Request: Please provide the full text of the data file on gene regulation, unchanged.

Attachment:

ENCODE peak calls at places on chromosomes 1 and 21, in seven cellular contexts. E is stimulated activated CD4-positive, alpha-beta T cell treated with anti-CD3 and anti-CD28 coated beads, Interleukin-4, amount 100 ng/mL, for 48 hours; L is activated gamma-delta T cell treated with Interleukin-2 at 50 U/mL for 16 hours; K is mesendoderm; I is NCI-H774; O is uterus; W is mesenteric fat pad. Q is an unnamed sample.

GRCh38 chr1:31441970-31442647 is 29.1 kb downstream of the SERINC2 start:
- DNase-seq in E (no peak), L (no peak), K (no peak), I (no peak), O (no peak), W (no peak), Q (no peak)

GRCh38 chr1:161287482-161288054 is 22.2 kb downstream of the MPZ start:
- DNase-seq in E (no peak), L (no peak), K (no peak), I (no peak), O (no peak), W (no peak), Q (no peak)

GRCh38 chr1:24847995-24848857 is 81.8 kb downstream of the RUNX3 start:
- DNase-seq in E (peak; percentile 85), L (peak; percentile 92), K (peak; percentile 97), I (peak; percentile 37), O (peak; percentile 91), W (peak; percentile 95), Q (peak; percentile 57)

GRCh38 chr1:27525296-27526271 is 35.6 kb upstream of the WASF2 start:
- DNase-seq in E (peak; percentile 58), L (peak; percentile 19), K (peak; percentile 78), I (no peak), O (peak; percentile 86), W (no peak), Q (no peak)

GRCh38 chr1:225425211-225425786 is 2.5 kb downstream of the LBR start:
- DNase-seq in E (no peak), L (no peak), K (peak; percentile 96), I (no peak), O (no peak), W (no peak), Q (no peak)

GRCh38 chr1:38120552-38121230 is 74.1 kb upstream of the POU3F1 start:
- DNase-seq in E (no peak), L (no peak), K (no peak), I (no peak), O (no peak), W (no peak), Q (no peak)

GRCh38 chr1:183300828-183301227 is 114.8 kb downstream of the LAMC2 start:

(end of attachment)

ENCODE peak calls at places on chromosomes 1 and 21, in seven cellular contexts. E is stimulated activated CD4-positive, alpha-beta T cell treated with anti-CD3 and anti-CD28 coated beads, Interleukin-4, amount 100 ng/mL, for 48 hours; L is activated gamma-delta T cell treated with Interleukin-2 at 50 U/mL for 16 hours; K is mesendoderm; I is NCI-H774; O is uterus; W is mesenteric fat pad. Q is an unnamed sample.

GRCh38 chr1:31441970-31442647 is 29.1 kb downstream of the SERINC2 start:
- DNase-seq in E (no peak), L (no peak), K (no peak), I (no peak), O (no peak), W (no peak), Q (no peak)

GRCh38 chr1:161287482-161288054 is 22.2 kb downstream of the MPZ start:
- DNase-seq in E (no peak), L (no peak), K (no peak), I (no peak), O (no peak), W (no peak), Q (no peak)

GRCh38 chr1:24847995-24848857 is 81.8 kb downstream of the RUNX3 start:
- DNase-seq in E (peak; percentile 85), L (peak; percentile 92), K (peak; percentile 97), I (peak; percentile 37), O (peak; percentile 91), W (peak; percentile 95), Q (peak; percentile 57)

GRCh38 chr1:27525296-27526271 is 35.6 kb upstream of the WASF2 start:
- DNase-seq in E (peak; percentile 58), L (peak; percentile 19), K (peak; percentile 78), I (no peak), O (peak; percentile 86), W (no peak), Q (no peak)

GRCh38 chr1:225425211-225425786 is 2.5 kb downstream of the LBR start:
- DNase-seq in E (no peak), L (no peak), K (peak; percentile 96), I (no peak), O (no peak), W (no peak), Q (no peak)

GRCh38 chr1:38120552-38121230 is 74.1 kb upstream of the POU3F1 start:
- DNase-seq in E (no peak), L (no peak), K (no peak), I (no peak), O (no peak), W (no peak), Q (no peak)

GRCh38 chr1:183300828-183301227 is 114.8 kb downstream of the LAMC2 start: